Luskin Social Welfare Remembers Bell Hooks A tribute by professor Michelle Talley

“It is obvious that many women have appropriated feminism to serve their own ends, especially those white women who have been at the forefront of the movement; but rather than resigning myself to this appropriation I choose to re-appropriate the term ‘feminism’, to focus on the fact that to be ‘feminist’ in any authentic sense of the term is to want for all people, female and male, liberation from sexist role patterns, domination, and oppression.” – “Ain’t I a Woman,”  by bell hooks


bell hooks (Gloria Jean Watkins) was an American scholar, Black feminist, author, and social activist, and African American woman born September 25, 1952 and died December 15, 2021. Her work examined the connections between race, gender, and class. She explored the perceptions of Black women and black women writers and the development of feminist identities.

Her writings focused on the intersectionality of race, gender, and capitalism. She gave so many people the language and the ability to challenge oppression, patriarchal system through her work. She will always be remembered as a scholar and activist that gave Black women a voice and called it out when not. Today we honor bell hooks, her work, and what she stood for.


Feminist Theory from Margin to Center (1984)

Talking Back: Thinking Feminist, Thinking Black (1989)

Black Looks: Race and Representation (1992)

Killing Rage: Ending Racism (1995)

Reel to Real: Race, Sex, and Class at the Movies (1996) Remembered Rapture: The Writer at Work (1999) Where We Stand: Class Matters (2000)

Communion: The Female Search for Love (2002)

We Real Cool: Black Men and Masculinity (2003)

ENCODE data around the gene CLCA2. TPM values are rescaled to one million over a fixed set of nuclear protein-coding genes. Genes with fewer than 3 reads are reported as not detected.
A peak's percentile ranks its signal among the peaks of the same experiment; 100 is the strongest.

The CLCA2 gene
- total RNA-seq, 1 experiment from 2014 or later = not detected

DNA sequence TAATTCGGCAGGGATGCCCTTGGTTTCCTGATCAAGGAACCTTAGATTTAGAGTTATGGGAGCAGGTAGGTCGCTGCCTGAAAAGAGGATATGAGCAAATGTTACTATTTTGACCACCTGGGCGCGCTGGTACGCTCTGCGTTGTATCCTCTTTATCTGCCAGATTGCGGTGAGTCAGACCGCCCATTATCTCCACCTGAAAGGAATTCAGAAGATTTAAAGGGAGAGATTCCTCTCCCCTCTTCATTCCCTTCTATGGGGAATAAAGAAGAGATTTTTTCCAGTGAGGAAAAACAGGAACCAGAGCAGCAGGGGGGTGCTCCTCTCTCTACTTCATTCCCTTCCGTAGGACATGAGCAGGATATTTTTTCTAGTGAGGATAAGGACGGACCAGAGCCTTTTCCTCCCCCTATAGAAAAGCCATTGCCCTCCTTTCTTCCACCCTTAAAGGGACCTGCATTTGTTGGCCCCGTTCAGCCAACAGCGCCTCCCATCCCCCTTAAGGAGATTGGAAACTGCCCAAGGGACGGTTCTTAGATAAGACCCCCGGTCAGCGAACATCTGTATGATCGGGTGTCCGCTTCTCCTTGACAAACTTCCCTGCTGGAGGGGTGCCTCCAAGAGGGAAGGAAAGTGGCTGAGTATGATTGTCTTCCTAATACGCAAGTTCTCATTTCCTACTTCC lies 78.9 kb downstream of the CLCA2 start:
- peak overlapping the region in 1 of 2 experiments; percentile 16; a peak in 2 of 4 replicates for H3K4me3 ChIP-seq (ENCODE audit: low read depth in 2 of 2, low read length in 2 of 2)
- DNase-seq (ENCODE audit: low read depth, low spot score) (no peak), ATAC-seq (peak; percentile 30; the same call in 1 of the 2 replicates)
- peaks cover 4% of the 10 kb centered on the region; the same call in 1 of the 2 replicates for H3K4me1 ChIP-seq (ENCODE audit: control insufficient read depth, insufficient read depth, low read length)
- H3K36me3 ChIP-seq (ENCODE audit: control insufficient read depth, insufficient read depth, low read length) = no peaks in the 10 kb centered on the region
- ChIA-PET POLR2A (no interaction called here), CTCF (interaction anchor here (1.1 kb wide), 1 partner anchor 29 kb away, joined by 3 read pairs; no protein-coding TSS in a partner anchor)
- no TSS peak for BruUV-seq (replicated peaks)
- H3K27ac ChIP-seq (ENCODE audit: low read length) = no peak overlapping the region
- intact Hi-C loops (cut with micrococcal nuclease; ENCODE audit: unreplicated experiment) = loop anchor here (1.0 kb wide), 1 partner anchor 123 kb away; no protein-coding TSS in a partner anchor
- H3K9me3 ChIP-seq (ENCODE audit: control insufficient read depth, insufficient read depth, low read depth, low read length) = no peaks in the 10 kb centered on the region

The Will to Change: Men, Masculinity, and Love (2004) Writing Beyond Race: Living Theory and Practice was published in 2012.

She also wrote a number of autobiographical works, such as Bone Black: Memories of Girlhood (1996) and Wounds of Passion: A Writing Life (1997).


“Think of all the women you know who will not allow themselves to be seen without makeup. I often wonder how they feel about themselves at night when they are climbing into bed with intimate partners. Are they overwhelmed with secret shame that someone sees them as they really are? Or do they sleep with rage that who they really are can be celebrated or cared for only in secret?”― bell hooks, Communion: The Female Search for Love

“The function of art is to do more than tell it like it is-it’s to imagine what is possible.” ― bell hooks

“Love is an action, never simply a feeling.” ― bell hooks

“I want there to be a place in the world where people can engage in one another’s differences in a way that is redemptive, full of hope and possibility. Not this “In order to love you, I must make you something else”. That’s what domination is all about, that in order to be close to you, I must possess you, remake and recast you.” ― bell hooks, Reel to Real: Race, Sex, and Class at the Movies

“Contrary to what we may have been taught to think, unnecessary and unchosen suffering wounds us but need not scar us for life. It does mark us. What we allow the mark of our suffering to become is in our own hands.”

“I am passionate about everything in my life–first and foremost, passionate about ideas. And that’s a dangerous person to be in this society, not just because I’m a woman, but because it’s such a fundamentally

anti-intellectual, anti-critical thinking society. ― bell hooks

“Being oppressed means the absence of choices.” ― bell hooks

Short videos of her work



In closing

Bell Hooks was an inspiring, strong, and courageous woman who stood for equity for all. She has touched the lives of countless individuals, communities, and the universe. She is a model of what it means to be selfless, loving, and determined to make the world place where all identities matter.

Let us remember her and keep her legacy alive as we strive to create a more equitable world where everyone thrives.

Michelle Talley


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